Teasers, posters, and other promotional materials began to appear online in July 2011, but none of them acknowledged Stanton, Burroughs, or any of the other illustrious authors behind the project. Stanton had directed Pixar’s Finding Nemo eight years before, and Burroughs had developed the character Tarzan, but none of those details were used in the film’s marketing. It was Stanton’s first foray into directing a live-action movie, but his significant success as a filmmaker persuaded Disney executives to give him a chance. Unfortunately, their faith in him was not represented in the promotion. Ultimately, because John Carter’s marketing was so poor, a sequel was nearly hard to produce.

Stanton was certainly the perfect guy for the job, but a puzzling marketing plan, along with the difficulties of an animation director’s first step into live-action, led to the project’s demise.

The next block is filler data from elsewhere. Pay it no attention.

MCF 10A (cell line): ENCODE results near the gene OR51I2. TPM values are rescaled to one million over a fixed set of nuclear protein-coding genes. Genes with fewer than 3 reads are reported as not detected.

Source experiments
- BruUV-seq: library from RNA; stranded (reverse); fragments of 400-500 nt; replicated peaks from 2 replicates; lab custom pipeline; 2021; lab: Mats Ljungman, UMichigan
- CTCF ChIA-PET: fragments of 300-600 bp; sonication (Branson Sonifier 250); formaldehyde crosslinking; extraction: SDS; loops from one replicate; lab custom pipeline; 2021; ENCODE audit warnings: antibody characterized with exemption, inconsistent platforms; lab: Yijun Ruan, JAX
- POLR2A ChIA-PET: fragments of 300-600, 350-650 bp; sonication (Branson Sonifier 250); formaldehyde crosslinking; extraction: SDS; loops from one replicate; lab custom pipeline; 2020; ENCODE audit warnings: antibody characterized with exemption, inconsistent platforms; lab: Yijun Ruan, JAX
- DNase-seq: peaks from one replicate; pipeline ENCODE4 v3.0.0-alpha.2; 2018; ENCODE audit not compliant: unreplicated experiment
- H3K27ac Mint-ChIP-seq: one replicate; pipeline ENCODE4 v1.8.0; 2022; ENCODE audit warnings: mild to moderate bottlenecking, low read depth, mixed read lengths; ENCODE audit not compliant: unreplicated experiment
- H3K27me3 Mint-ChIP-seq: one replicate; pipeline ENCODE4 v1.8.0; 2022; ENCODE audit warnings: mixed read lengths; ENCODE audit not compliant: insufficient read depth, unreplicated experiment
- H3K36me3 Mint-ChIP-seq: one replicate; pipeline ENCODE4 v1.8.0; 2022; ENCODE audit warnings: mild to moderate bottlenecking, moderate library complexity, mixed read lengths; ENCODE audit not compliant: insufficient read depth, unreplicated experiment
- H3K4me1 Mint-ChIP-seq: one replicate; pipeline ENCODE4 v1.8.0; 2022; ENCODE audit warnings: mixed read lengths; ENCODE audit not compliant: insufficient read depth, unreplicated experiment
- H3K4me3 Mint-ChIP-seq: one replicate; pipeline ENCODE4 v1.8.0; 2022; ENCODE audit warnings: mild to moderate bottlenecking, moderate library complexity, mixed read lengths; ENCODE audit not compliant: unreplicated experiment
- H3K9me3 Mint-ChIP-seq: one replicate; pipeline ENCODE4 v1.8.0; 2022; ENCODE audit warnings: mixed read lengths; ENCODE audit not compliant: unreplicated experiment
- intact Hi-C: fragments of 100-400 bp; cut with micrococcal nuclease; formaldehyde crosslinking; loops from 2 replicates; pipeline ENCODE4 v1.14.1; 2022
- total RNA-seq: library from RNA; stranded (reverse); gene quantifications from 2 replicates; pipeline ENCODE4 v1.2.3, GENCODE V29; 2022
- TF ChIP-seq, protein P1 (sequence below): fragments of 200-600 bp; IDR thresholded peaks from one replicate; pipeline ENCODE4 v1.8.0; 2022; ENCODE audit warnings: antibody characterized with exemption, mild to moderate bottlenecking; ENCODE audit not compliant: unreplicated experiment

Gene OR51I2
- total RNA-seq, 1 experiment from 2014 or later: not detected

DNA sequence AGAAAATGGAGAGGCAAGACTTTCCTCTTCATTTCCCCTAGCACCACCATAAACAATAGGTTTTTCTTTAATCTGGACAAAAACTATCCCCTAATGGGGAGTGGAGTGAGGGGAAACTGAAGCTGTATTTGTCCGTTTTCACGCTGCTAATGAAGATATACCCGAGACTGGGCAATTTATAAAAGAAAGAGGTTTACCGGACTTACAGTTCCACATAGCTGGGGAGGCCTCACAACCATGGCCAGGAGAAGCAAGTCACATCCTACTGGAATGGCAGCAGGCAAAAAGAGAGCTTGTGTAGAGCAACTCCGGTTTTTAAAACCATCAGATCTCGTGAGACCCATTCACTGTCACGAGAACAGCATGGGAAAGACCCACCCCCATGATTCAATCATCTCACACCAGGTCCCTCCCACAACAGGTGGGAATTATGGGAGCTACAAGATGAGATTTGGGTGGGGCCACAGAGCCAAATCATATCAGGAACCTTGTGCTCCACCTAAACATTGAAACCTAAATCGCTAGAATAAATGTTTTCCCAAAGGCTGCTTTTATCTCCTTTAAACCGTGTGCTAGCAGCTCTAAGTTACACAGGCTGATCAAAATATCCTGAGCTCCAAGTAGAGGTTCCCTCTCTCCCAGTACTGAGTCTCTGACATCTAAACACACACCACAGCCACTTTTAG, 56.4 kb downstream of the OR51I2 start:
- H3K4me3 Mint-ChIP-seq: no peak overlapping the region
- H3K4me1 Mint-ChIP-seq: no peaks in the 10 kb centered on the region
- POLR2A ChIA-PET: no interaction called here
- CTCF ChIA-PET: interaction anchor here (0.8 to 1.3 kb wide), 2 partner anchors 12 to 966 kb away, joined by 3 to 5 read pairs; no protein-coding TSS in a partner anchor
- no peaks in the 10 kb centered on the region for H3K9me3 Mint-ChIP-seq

We’re unlikely to see Gods of Mars on the big screen (at least not from Stanton or Disney), so this new knowledge is the closest we’ll come to see what may have been.

Tom Cruise Wanted To Star In ‘John Carter,’ Lost To Actor Taylor Kitsch

John Carter: Never made sequel actually sounds epic

'John Carter': Still an Underappreciated Sci-Fi Gem 10 Years Later

Ten years ago, 'John Carter' followed its own creative path and established itself as a cult classic in the making.

John Carter Director Details Abandoned Sequel on Disney Flop's 10th Anniversary
John Carter could have been a big franchise at Disney, but after flopping at the box office, sequel ideas were dropped.
“One of the worst campaigns in the history of cinema”: ‘John Carter’, the nightmare of 200 million for Disney

2012 Flop ‘John Carter’ Director Andrew Stanton
Talks About Scrapped Plots of Sequels

Andrew Stanton’s Never-Made John Carter Sequel
Would Have Revealed the Secrets of Mars

10 Years Later: John Carter
It flopped at the box office, but has this sci-fi adventure become worthy of cult classic status a decade later?